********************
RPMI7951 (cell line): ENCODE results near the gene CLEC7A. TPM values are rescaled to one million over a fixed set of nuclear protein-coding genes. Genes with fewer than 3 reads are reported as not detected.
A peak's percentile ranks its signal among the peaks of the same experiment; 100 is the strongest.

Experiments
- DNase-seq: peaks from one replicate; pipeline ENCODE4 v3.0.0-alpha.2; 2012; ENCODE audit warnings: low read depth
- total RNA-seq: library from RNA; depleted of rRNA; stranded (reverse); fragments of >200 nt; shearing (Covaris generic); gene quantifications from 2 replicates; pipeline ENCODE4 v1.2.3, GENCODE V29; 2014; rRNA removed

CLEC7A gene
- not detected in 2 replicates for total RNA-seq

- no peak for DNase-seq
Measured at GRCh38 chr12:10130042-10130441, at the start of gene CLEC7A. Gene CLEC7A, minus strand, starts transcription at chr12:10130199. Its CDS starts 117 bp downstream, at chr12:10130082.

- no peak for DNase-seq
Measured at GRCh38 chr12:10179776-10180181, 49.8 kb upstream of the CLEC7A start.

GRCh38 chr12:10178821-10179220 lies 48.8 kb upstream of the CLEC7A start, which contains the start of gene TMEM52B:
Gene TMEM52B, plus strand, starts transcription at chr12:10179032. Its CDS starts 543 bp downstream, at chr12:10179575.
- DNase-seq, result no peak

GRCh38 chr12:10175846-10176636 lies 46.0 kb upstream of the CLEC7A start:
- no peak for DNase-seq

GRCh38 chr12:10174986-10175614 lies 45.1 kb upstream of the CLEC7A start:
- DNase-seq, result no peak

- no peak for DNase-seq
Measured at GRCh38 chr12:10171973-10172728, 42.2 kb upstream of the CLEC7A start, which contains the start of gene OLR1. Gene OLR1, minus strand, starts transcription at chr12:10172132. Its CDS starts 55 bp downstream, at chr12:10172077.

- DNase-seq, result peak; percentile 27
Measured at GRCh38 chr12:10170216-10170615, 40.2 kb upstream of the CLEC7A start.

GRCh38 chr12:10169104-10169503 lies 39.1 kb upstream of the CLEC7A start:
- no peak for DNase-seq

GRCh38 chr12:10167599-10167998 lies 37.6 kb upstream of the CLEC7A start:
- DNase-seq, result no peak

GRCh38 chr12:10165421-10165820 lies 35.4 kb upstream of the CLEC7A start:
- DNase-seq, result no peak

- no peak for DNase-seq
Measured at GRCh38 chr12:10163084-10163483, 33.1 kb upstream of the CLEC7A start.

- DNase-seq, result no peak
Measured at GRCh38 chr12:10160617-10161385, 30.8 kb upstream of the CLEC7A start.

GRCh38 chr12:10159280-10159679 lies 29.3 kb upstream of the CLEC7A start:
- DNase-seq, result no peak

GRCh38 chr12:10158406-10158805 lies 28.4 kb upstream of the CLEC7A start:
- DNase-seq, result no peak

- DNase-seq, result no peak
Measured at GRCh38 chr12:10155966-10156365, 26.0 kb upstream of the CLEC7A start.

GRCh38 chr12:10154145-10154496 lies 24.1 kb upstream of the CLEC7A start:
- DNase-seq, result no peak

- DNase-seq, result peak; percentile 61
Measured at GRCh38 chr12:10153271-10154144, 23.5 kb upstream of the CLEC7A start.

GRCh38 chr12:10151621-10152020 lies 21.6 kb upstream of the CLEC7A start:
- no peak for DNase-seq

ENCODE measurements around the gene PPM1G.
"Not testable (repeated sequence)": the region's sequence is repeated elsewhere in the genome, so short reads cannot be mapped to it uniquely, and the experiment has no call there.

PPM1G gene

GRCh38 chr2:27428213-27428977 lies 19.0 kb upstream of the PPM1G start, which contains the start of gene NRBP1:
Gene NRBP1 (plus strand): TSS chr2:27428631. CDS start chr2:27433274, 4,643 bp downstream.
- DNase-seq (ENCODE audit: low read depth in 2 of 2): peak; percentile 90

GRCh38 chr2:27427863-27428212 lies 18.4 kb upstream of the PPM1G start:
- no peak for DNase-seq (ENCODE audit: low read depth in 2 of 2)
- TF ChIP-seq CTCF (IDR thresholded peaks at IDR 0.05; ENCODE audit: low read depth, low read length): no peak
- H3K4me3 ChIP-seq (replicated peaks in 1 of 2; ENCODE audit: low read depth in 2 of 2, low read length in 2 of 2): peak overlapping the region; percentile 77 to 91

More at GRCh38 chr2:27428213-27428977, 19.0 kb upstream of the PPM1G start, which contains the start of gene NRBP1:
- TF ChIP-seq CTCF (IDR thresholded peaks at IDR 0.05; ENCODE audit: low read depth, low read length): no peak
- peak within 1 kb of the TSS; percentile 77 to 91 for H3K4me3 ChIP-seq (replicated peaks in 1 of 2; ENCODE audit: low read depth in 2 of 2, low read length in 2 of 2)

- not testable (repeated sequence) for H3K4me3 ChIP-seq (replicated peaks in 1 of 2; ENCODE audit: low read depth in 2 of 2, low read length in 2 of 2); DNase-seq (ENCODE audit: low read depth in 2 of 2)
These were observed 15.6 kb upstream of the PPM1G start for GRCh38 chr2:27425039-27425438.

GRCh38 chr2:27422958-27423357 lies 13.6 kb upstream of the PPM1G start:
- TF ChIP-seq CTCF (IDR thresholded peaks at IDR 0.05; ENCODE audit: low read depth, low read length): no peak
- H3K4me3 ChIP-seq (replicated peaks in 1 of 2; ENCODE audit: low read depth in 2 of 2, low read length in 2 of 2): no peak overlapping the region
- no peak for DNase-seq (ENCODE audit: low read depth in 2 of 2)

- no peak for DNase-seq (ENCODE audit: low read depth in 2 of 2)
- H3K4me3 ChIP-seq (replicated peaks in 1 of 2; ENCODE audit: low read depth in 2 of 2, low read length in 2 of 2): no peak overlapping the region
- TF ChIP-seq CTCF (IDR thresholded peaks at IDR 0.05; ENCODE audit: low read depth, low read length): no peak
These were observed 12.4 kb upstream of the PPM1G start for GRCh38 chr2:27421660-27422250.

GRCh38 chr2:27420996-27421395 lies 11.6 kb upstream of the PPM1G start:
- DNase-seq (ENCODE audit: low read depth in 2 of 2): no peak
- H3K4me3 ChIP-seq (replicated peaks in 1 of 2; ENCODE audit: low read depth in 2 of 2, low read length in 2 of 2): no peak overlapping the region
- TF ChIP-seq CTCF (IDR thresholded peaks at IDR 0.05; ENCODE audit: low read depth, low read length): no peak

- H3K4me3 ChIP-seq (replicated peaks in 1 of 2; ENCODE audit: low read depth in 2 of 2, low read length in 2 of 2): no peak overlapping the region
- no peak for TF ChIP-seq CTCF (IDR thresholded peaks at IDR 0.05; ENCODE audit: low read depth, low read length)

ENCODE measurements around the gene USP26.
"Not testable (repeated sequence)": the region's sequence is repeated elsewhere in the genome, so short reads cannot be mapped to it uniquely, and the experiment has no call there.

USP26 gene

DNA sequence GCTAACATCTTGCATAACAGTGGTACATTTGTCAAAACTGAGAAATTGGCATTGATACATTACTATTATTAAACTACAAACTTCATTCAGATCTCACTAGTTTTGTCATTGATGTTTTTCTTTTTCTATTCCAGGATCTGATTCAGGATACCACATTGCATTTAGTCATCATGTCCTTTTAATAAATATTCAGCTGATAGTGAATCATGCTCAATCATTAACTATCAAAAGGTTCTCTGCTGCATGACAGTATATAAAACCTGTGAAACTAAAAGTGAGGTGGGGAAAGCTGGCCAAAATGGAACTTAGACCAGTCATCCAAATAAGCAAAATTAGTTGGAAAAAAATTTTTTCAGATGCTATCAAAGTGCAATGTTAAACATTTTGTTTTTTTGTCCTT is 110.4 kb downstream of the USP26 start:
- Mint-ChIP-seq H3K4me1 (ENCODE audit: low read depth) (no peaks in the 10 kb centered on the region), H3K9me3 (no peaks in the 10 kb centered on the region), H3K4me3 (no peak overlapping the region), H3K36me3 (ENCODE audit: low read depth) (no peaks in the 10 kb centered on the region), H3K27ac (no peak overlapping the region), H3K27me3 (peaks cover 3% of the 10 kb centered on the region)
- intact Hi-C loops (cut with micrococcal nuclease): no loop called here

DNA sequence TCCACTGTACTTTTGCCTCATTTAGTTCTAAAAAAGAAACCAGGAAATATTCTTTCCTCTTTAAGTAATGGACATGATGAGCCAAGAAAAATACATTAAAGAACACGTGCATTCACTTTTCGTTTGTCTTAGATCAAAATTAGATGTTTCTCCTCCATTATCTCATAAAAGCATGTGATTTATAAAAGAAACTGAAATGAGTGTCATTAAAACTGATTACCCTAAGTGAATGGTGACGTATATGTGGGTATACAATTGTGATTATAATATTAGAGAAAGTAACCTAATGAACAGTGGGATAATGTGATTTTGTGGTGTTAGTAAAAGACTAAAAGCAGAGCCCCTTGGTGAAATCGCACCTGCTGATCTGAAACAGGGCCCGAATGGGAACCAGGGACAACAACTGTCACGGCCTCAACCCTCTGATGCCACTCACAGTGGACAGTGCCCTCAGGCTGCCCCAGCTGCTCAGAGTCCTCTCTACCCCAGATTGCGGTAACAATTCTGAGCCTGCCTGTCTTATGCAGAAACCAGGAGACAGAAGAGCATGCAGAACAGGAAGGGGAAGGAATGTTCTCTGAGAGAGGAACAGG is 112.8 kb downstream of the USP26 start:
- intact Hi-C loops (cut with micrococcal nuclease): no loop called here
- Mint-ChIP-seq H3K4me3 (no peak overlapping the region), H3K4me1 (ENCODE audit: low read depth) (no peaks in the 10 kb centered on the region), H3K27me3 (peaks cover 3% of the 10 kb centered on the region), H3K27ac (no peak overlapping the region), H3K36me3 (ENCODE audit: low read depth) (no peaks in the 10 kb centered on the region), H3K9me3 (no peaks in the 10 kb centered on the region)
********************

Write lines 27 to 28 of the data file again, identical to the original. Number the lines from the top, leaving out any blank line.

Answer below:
GRCh38 chr12:10165421-10165820 lies 35.4 kb upstream of the CLEC7A start:
- DNase-seq, result no peak